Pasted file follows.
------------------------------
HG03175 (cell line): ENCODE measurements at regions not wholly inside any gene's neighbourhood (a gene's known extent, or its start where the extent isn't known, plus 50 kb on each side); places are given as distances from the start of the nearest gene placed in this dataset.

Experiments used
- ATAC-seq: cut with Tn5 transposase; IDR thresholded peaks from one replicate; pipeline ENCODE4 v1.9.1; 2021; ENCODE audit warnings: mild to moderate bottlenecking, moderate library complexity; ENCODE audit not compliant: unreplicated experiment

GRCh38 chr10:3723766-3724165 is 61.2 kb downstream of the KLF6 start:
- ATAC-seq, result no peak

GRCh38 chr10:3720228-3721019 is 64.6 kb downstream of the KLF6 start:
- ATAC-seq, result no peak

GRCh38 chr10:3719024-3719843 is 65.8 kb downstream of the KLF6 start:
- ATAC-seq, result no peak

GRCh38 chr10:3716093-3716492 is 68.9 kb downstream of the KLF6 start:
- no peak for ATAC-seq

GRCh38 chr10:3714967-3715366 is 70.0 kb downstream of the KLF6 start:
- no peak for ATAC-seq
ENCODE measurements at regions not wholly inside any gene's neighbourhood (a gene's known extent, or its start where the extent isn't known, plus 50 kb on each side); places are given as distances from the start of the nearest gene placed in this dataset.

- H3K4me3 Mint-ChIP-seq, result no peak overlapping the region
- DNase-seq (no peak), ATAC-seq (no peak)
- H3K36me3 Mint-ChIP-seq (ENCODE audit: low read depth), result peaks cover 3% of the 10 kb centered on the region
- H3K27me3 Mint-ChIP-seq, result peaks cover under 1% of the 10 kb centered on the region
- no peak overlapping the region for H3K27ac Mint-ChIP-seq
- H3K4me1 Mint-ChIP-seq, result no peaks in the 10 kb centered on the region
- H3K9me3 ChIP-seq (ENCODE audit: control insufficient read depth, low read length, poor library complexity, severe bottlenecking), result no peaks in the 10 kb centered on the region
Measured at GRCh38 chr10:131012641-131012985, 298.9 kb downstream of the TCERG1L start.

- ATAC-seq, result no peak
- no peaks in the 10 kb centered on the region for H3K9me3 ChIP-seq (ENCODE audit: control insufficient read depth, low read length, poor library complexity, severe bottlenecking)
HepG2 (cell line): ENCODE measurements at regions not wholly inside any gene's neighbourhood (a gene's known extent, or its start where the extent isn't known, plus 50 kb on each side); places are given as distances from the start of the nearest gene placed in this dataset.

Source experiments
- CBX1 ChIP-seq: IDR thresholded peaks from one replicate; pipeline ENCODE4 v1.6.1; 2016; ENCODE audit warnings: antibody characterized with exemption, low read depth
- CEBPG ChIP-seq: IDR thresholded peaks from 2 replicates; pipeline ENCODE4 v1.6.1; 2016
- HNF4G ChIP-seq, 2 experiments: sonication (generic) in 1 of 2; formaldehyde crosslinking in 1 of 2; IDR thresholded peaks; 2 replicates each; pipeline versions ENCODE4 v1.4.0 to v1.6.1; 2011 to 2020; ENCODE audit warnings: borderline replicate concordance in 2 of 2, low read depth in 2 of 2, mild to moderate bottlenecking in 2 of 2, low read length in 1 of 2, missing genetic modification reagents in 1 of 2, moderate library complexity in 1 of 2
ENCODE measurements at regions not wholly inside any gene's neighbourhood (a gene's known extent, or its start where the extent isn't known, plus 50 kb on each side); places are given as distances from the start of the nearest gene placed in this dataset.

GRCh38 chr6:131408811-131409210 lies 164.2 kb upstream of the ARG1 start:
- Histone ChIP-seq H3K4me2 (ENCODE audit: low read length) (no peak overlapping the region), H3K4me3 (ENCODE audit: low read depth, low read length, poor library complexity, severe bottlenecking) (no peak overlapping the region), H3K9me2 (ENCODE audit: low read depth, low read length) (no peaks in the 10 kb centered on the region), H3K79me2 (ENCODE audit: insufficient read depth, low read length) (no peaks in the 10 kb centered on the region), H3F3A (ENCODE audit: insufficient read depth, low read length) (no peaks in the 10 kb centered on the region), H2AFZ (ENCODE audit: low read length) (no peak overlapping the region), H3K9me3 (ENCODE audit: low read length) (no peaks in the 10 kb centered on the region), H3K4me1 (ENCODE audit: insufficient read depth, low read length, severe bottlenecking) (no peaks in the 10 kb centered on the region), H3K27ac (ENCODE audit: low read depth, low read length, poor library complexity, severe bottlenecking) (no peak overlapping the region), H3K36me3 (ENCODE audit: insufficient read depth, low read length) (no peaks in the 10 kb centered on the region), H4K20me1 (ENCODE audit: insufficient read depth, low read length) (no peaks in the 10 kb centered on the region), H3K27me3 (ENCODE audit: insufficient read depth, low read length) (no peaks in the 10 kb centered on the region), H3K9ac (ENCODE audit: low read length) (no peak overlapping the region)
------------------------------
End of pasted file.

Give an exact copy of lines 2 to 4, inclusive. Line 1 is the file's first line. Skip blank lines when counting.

Experiments used
- ATAC-seq: cut with Tn5 transposase; IDR thresholded peaks from one replicate; pipeline ENCODE4 v1.9.1; 2021; ENCODE audit warnings: mild to moderate bottlenecking, moderate library complexity; ENCODE audit not compliant: unreplicated experiment

GRCh38 chr10:3723766-3724165 is 61.2 kb downstream of the KLF6 start: